Jan 14, 2019

2020 pressure for Green New Deal

Rep. Alexandria Ocasio-Cortez (D-N.Y.). Photo: Nicholas Kamm/AFP/Getty Images

The same progressive activists behind Rep. Alexandria Ocasio-Cortez's 2018 candidacy are launching a 15-city campaign to push the Green New Deal in battleground states including Michigan, Pennsylvania and Florida.

What's new: Justice Democrats, which recruited AOC, and the Sunrise Movement plan to begin the campaign in March, a Sunrise spokesperson tells Axios.

Why it matters: The plan laid out in broad terms Sunday night signals how advocates of the sweeping climate and economic proposal hope to ensure it's in the bloodstream of the 2020 White House race.

  • Pillars of the GND include moving to 100% renewable electricity, job guarantees for people working in energy transition and "massive investment" overall in emissions-cutting, per AOC's proposal.

What they're saying: "We're making it clear any politician who wants to run for federal office needs to support the Green New Deal and not take fossil fuel money," Sunrise founder Varshini Prakash said on a call with reporters and activists Sunday.

Where it stands: A Sunrise spokesperson told Axios last week that the campaign has already been meeting with the campaigns of some 2020 White House hopefuls.

  • Several candidates or potential entrants — including Sen. Elizabeth Warren, Beto O'Rourke and Julián Castro — have voiced support for the idea in broad terms.
  • Politico reported over the weekend that Sunrise plans to meet with staff for Sens. Warren, Bernie Sanders, Jeff Merkley and Cory Booker to draw them out further.

One big thing to watch going forward is how activists groups, and allied think tanks and lawmakers, begin to propose more specifics around what's now a broad set of ideas.

Go deeper: Alexandria Ocasio-Cortez has more Twitter power than media, establishment

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Acting Navy head apologizes for calling fired captain "stupid"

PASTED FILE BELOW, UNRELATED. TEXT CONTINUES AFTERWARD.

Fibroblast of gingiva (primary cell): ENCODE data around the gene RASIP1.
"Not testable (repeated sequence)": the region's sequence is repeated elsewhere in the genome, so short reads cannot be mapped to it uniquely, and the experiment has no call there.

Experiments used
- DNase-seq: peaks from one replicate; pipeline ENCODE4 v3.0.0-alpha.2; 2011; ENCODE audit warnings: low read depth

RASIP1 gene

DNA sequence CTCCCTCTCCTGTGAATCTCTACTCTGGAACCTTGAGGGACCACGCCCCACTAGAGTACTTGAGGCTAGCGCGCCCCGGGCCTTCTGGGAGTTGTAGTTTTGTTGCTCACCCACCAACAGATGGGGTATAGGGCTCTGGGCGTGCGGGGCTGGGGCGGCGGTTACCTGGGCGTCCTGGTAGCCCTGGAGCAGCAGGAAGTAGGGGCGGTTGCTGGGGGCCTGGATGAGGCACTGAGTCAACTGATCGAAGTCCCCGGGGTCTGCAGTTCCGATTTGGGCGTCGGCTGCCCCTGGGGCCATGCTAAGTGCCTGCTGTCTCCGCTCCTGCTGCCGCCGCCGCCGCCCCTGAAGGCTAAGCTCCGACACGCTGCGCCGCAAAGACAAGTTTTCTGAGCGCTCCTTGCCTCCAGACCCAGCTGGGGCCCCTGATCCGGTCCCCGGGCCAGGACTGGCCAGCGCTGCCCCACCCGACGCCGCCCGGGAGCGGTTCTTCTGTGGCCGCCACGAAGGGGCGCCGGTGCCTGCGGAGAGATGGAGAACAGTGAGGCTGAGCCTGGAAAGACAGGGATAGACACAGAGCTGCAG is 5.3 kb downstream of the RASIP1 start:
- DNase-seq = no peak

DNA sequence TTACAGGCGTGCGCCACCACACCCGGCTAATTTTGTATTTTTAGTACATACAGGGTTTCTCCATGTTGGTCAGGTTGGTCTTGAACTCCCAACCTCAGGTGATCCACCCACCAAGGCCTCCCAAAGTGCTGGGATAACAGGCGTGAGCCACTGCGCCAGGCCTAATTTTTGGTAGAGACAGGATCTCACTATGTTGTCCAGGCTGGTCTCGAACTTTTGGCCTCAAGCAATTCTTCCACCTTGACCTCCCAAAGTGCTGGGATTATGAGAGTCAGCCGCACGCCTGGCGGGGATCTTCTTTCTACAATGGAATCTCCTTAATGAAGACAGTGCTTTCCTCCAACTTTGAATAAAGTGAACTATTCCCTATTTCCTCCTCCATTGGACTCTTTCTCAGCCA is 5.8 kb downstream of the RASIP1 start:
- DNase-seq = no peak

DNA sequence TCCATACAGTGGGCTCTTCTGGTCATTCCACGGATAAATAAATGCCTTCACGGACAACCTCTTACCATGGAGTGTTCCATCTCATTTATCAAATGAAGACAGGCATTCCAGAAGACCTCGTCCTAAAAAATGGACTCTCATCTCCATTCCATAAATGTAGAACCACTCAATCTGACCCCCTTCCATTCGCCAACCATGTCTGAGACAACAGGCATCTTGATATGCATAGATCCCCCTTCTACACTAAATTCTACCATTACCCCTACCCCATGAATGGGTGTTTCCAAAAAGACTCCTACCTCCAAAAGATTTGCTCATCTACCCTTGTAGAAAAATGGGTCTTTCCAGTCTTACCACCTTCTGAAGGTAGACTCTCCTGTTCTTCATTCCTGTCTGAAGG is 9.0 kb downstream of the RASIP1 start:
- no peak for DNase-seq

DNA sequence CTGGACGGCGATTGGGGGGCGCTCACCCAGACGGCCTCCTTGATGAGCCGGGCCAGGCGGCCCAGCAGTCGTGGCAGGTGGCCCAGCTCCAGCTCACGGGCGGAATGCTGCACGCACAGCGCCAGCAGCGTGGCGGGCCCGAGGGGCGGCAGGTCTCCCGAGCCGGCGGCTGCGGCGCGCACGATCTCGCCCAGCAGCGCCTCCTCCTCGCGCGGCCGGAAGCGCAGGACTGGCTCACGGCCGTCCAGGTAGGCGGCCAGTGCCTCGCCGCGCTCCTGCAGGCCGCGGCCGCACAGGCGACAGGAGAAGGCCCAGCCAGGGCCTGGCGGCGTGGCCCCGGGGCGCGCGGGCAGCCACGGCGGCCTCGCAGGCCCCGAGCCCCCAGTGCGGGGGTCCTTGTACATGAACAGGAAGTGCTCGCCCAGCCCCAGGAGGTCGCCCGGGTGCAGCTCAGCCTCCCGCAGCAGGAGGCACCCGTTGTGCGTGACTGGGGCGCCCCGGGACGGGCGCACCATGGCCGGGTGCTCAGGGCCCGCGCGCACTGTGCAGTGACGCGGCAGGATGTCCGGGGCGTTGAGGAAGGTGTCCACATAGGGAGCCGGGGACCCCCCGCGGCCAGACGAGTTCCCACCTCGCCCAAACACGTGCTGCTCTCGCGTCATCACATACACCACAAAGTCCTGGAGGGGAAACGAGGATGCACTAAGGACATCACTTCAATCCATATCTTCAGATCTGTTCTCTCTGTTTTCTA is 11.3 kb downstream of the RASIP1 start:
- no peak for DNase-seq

Acting Secretary of the Navy Thomas Modly testifies on Capitol Hill in December. Photo: Saul Loeb/AFP via Getty Images

Acting Navy Secretary Thomas Modly apologized Monday for calling Capt. Brett Crozier, the ousted commander of the USS Theodore Roosevelt, "too naive or too stupid" over his letter pleading for help following a coronavirus outbreak onboard.

The big picture: His apology came after President Trump told a news briefing earlier Monday he would "get involved" following a leak of Modly's remarks on Crozier to the ship's crew, obtained by CNN.

Go deeperArrowUpdated 16 mins ago - Politics & Policy

Coronavirus dashboard

Illustration: Sarah Grillo/Axios

  1. Global: Total confirmed cases as of 9:30 p.m. ET: 1,346,299 — Total deaths: 74,679 — Total recoveries: 276,636Map.
  2. U.S.: Total confirmed cases as of 9:30 p.m. ET: 367,507— Total deaths: 10,908 — Total recoveries: 19,598Map.
  3. 2020 update: Wisconsin Supreme Court blocks governor's attempt to delay in-person primary voting delayed until June.
  4. States latest: West Coast states send ventilators to New York and other states with more immediate need — Data suggest coronavirus curve may be flattening in New York, Gov. Andrew Cuomo said.
  5. World update: U.K. Prime Minister Boris Johnson moved to intensive care as coronavirus symptoms worsen.
  6. Stocks latest: The S&P 500 closed up 7% on Monday, while the Dow rose more than 1,500 points.
  7. What should I do? Pets, moving and personal health. Answers about the virus from Axios expertsWhat to know about social distancingQ&A: Minimizing your coronavirus risk.
  8. Other resources: CDC on how to avoid the virus, what to do if you get it.

Subscribe to Mike Allen's Axios AM to follow our coronavirus coverage each morning from your inbox.

Former Vatican treasurer George Pell's sexual abuse convictions overturned

Cardinal George Pell at the County Court in Melbourne, Australia, in 2019. Photo: Michael Dodge/Getty Images

George Pell, the former Vatican treasurer, has won his appeal and had his child sexual abuse convictions overturned by Australia's High Court.

Why it matters: The cardinal became last year the highest-ranking Catholic Church official to go to trial and be convicted for sex abuse. But the High Court's ruling means he can be immediately released from prison, where he was serving a six-year sentence.

Go deeperArrowUpdated 1 hour ago - World